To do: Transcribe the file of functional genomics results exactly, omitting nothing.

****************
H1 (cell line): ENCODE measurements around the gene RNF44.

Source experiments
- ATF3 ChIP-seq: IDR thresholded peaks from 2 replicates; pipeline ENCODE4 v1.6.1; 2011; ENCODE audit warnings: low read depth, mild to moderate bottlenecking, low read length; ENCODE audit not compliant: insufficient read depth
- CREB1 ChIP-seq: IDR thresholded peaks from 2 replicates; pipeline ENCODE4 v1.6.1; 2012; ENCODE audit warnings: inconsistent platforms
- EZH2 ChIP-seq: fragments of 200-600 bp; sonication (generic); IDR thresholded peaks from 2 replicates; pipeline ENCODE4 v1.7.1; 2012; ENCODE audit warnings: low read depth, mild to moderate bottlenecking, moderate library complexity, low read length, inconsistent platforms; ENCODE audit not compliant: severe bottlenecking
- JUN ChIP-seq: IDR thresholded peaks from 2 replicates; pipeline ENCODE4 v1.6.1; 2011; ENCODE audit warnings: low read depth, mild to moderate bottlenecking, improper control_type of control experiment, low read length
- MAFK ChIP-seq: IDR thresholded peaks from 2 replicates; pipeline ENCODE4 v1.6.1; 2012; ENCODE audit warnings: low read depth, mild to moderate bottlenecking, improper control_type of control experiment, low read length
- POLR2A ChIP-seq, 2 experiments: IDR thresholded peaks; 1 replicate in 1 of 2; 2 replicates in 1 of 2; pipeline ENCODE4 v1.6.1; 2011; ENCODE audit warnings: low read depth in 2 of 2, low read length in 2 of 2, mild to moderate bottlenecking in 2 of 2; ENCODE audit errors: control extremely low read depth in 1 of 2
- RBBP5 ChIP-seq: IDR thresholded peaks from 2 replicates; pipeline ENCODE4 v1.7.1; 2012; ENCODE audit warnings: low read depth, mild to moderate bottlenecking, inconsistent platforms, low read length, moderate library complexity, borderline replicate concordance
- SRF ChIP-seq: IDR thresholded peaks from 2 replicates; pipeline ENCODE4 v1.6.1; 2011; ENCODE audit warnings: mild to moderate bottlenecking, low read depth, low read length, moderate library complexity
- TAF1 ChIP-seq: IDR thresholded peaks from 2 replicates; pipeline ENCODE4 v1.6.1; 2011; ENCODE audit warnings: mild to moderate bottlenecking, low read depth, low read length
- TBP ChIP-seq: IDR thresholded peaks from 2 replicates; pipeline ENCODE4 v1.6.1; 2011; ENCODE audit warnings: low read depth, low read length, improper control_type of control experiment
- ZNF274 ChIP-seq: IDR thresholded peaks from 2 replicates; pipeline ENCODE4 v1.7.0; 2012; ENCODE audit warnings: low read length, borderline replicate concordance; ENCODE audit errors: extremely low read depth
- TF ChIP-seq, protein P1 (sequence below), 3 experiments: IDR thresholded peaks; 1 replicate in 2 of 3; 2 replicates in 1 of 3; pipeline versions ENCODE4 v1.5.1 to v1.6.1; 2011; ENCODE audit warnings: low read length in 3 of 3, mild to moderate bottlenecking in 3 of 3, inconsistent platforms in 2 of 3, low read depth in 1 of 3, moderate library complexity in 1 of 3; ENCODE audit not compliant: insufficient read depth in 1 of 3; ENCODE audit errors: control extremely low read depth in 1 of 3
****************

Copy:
H1 (cell line): ENCODE measurements around the gene RNF44.

Source experiments
- ATF3 ChIP-seq: IDR thresholded peaks from 2 replicates; pipeline ENCODE4 v1.6.1; 2011; ENCODE audit warnings: low read depth, mild to moderate bottlenecking, low read length; ENCODE audit not compliant: insufficient read depth
- CREB1 ChIP-seq: IDR thresholded peaks from 2 replicates; pipeline ENCODE4 v1.6.1; 2012; ENCODE audit warnings: inconsistent platforms
- EZH2 ChIP-seq: fragments of 200-600 bp; sonication (generic); IDR thresholded peaks from 2 replicates; pipeline ENCODE4 v1.7.1; 2012; ENCODE audit warnings: low read depth, mild to moderate bottlenecking, moderate library complexity, low read length, inconsistent platforms; ENCODE audit not compliant: severe bottlenecking
- JUN ChIP-seq: IDR thresholded peaks from 2 replicates; pipeline ENCODE4 v1.6.1; 2011; ENCODE audit warnings: low read depth, mild to moderate bottlenecking, improper control_type of control experiment, low read length
- MAFK ChIP-seq: IDR thresholded peaks from 2 replicates; pipeline ENCODE4 v1.6.1; 2012; ENCODE audit warnings: low read depth, mild to moderate bottlenecking, improper control_type of control experiment, low read length
- POLR2A ChIP-seq, 2 experiments: IDR thresholded peaks; 1 replicate in 1 of 2; 2 replicates in 1 of 2; pipeline ENCODE4 v1.6.1; 2011; ENCODE audit warnings: low read depth in 2 of 2, low read length in 2 of 2, mild to moderate bottlenecking in 2 of 2; ENCODE audit errors: control extremely low read depth in 1 of 2
- RBBP5 ChIP-seq: IDR thresholded peaks from 2 replicates; pipeline ENCODE4 v1.7.1; 2012; ENCODE audit warnings: low read depth, mild to moderate bottlenecking, inconsistent platforms, low read length, moderate library complexity, borderline replicate concordance
- SRF ChIP-seq: IDR thresholded peaks from 2 replicates; pipeline ENCODE4 v1.6.1; 2011; ENCODE audit warnings: mild to moderate bottlenecking, low read depth, low read length, moderate library complexity
- TAF1 ChIP-seq: IDR thresholded peaks from 2 replicates; pipeline ENCODE4 v1.6.1; 2011; ENCODE audit warnings: mild to moderate bottlenecking, low read depth, low read length
- TBP ChIP-seq: IDR thresholded peaks from 2 replicates; pipeline ENCODE4 v1.6.1; 2011; ENCODE audit warnings: low read depth, low read length, improper control_type of control experiment
- ZNF274 ChIP-seq: IDR thresholded peaks from 2 replicates; pipeline ENCODE4 v1.7.0; 2012; ENCODE audit warnings: low read length, borderline replicate concordance; ENCODE audit errors: extremely low read depth
- TF ChIP-seq, protein P1 (sequence below), 3 experiments: IDR thresholded peaks; 1 replicate in 2 of 3; 2 replicates in 1 of 3; pipeline versions ENCODE4 v1.5.1 to v1.6.1; 2011; ENCODE audit warnings: low read length in 3 of 3, mild to moderate bottlenecking in 3 of 3, inconsistent platforms in 2 of 3, low read depth in 1 of 3, moderate library complexity in 1 of 3; ENCODE audit not compliant: insufficient read depth in 1 of 3; ENCODE audit errors: control extremely low read depth in 1 of 3